Intercultural

When in Valencia, Do as the Valencians Do

Jennifer Michaud is a student at Worcester State University and an ISA Featured Blogger. She is currently studying abroad with ISA in Valencia, Spain.

Cities often hold the connotation of fast living. Coming from the Greater Boston area, I am one of many who zooms down a city street, dodges fellow citizens, and avoids eye contact at all costs just to arrive to a place I probably don’t even want to go to. Everything we do is rushed, and our obsession with time and efficiency simply distracts us from finding value in our daily life. Though this realization used to linger in the back of my mind, it never prompted me to act differently. However, studying in Valencia has given me a whole new outlook on city life and how a different pace can make a huge difference for living in the moment.

When in Valencia, do as the Valencians do. What exactly does that mean? For one, slow down! Take advantage of the beauty in the city. One of the amazing things about this coastal metropolis is that its culture and history dates back to 138 B.C. However, it creatively progresses as a modernized city with remarkable structures that earn the city a fresh look. Everyone here seems to take advantage of the rich culture and futuristic atmosphere that this area has to offer. This can even be said for the ones who have lived here all their lives. After living here for a month, I can also agree that there just doesn’t seem to be a good enough reason to make anyone want to rush in such a lovely city.

Valencians take pride in the food they eat and the art of its preparation. This, of course, is rather a cultural norm for most of Europe, but it is fair to say that Valencians have a different twist to such a standard custom.  When traveling to Valencia, it is a necessity to try new foods that are held with such high regards to the city. Valencians take a lot of pride in their customary dish, paella. The meal is cooked in a large pan, coated with white rice, vegetables, rabbit, and seafood. It is an extremely delicious plate that is crafted like a masterpiece and eaten with loved ones. When eating any food in Valencia, it’s normal to have long conversations with friends and family and to take your time. ISA took us on an adventure to a local farm to pick vegetables and cook paella. When it was finally time to eat, the lunch lasted two or three hours. As said previously, there seems to be no need to rush, even when it comes to food. Thank goodness for that!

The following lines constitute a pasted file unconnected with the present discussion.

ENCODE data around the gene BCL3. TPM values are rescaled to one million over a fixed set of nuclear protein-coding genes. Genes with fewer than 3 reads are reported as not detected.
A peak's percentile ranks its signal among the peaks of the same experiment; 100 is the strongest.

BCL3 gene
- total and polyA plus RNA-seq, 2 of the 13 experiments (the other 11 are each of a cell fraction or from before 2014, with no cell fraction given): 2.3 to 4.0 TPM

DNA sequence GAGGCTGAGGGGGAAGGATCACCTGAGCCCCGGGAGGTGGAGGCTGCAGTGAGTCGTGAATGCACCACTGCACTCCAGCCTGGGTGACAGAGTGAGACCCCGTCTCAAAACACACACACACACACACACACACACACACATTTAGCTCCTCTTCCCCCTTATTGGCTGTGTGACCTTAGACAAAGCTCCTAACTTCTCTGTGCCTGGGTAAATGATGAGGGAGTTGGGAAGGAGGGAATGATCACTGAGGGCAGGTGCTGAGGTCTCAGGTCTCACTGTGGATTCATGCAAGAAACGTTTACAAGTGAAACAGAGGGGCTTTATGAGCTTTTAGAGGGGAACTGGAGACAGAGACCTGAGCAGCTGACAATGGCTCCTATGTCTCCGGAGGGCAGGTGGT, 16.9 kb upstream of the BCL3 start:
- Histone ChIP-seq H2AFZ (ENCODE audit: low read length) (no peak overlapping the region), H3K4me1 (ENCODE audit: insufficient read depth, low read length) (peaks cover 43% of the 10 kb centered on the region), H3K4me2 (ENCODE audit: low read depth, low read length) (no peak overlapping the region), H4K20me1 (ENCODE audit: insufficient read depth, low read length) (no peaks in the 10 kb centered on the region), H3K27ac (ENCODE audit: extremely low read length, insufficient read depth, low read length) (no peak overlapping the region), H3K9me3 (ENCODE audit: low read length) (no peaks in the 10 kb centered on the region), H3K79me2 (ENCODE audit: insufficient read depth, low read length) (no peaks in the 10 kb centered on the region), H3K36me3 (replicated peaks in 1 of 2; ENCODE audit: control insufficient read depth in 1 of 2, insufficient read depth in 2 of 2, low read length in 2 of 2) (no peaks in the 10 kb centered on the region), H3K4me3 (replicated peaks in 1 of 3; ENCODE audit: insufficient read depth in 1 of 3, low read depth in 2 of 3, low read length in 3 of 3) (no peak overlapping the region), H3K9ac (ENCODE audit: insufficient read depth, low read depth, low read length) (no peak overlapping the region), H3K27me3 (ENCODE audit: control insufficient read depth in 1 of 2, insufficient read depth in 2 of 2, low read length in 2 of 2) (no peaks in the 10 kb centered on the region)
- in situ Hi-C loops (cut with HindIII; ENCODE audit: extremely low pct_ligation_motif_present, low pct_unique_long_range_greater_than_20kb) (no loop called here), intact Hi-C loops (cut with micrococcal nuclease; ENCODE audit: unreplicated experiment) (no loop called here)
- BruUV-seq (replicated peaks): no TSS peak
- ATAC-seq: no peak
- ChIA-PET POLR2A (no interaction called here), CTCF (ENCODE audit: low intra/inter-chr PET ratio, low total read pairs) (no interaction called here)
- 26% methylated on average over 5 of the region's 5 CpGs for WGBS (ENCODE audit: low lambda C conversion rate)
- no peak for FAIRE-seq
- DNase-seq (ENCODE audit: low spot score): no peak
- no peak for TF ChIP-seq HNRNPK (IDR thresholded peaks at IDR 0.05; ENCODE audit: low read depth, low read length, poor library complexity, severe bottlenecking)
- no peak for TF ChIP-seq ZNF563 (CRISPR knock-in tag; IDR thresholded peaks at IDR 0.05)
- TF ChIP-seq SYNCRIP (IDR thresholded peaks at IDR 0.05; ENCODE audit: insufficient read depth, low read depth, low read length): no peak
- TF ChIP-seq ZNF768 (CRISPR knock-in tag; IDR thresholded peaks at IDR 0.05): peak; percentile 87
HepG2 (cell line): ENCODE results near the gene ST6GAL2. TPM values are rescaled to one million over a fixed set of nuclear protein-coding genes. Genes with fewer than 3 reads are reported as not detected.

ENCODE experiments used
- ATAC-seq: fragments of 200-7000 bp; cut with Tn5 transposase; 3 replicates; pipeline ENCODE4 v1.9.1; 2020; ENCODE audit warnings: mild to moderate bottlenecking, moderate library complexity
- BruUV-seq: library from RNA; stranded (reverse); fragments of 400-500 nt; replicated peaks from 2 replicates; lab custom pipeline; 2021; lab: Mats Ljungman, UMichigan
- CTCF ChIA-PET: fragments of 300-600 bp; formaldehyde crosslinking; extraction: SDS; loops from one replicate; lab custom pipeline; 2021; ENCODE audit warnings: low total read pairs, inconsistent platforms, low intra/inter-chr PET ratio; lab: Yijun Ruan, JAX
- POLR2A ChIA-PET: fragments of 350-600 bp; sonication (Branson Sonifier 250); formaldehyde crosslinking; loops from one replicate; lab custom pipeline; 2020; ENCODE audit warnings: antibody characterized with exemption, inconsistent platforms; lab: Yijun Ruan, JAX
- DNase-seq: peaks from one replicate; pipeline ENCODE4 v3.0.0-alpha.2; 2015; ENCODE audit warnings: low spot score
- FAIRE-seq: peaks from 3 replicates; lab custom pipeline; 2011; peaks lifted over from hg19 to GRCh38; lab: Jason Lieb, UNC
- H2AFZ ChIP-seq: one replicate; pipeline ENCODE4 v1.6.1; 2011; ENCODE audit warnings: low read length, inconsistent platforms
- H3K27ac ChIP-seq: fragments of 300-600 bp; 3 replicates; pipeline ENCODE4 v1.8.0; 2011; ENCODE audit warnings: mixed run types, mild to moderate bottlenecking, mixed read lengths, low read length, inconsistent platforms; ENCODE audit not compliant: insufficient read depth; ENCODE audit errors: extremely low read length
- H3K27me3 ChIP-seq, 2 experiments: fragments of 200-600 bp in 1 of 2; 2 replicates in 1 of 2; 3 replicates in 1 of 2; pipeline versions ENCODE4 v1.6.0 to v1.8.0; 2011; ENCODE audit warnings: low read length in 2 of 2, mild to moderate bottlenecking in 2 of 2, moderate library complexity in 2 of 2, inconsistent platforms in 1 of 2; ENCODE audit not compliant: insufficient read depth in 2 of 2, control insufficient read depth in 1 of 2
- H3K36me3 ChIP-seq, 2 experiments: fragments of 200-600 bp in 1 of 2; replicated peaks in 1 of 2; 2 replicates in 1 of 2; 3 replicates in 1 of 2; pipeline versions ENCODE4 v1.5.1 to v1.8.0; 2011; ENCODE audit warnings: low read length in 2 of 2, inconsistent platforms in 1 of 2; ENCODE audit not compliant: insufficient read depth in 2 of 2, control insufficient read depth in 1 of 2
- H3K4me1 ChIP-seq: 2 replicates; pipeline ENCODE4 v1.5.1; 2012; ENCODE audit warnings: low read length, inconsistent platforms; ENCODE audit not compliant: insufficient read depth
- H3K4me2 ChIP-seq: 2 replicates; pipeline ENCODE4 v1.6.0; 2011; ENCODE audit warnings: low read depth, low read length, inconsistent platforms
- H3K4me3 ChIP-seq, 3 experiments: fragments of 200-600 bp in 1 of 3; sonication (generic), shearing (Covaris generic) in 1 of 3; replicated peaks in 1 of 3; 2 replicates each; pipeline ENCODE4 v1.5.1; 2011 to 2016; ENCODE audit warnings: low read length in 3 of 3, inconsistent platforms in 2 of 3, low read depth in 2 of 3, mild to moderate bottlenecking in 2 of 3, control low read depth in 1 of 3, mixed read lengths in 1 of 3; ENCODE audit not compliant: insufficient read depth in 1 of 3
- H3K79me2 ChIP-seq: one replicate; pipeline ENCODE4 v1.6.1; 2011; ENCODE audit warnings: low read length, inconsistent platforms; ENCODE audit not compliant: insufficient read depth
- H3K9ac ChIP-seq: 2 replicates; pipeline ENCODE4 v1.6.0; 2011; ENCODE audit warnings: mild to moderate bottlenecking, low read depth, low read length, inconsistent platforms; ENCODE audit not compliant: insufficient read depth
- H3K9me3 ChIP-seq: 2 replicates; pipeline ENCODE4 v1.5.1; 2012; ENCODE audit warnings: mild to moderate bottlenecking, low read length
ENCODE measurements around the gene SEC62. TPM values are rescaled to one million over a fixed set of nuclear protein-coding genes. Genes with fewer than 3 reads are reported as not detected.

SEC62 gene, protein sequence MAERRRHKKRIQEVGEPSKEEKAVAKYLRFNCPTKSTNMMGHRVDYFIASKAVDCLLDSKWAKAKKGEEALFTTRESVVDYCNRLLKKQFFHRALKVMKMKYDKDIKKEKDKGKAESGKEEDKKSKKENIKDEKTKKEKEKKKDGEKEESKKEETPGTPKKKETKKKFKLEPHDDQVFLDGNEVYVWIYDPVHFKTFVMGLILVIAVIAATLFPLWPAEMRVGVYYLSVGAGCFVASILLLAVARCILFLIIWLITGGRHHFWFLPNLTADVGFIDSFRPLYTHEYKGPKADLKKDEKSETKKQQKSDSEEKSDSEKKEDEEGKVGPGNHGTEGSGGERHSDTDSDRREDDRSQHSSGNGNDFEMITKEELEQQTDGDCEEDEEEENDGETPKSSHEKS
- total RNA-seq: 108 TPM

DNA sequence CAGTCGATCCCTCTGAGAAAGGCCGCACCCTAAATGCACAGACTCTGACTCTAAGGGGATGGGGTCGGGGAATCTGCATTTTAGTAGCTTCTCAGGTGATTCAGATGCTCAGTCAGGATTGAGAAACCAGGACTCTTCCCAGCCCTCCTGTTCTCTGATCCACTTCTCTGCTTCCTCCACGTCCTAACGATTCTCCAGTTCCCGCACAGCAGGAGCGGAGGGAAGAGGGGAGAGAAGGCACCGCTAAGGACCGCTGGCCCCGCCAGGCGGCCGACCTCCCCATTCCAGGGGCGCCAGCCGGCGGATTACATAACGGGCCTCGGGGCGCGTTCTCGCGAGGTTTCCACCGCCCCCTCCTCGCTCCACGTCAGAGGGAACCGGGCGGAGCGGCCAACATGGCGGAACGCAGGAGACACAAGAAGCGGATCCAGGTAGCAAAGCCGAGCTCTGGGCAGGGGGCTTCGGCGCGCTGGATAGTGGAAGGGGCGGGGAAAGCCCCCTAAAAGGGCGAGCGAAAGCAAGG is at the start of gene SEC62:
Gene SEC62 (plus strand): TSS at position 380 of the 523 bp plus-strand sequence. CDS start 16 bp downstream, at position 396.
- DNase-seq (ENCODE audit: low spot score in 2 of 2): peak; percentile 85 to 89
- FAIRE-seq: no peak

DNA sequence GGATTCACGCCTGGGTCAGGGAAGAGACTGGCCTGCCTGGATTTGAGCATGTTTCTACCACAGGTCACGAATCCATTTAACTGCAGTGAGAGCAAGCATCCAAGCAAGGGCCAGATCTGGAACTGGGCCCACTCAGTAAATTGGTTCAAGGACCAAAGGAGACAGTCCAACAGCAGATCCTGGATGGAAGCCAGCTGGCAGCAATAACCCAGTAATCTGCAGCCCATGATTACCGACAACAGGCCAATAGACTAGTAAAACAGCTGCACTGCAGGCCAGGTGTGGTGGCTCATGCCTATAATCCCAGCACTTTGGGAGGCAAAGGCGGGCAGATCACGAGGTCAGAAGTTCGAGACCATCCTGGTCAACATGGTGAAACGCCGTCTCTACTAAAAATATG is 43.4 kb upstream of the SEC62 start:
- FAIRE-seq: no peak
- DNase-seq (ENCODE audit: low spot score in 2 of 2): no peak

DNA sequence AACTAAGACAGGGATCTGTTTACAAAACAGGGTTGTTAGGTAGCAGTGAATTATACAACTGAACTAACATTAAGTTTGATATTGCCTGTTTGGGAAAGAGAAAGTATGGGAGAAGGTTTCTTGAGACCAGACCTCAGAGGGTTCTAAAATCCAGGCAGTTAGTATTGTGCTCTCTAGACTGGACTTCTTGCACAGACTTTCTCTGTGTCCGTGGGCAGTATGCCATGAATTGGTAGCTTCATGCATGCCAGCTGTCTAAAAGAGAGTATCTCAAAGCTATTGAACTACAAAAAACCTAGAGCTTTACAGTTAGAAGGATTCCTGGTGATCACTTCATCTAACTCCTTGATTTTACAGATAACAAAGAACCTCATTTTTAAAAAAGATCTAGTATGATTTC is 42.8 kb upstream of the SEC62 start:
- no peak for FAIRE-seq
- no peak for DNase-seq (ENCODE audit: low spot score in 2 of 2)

Take time to do the things you want. In Valencia, people make time to do what they love, rather than cut it out to make time for stressful tasks. It’s a laid back city where people take advantage of living in the moment. Whether it’s making time for a jog in the park, surfing at the beach, or sharing a drink at a trendy restaurant, Valencians take the time to make each day worth living. Valencia even does so well as to produce this relaxing vibe the moment you enter the city for the first time. The daily Spanish siesta ensures that you have those extra hours in your day to take advantage of what and who you love. The locals know this, so try and adapt to this lifestyle as well.

No matter how long you plan on staying in Valencia, learn to leave your daily approach aside and adapt to a new one. Whether you’re from the city or the country side, there is something to learn from spending time in a city that spends more time appreciating life than catching up to a deadline. It’s the little things in life that make each day worth living, and if there’s anyone in this world who has a good grasp on that motto, it’s definitely the Valencians.

The world awaits…discover it.

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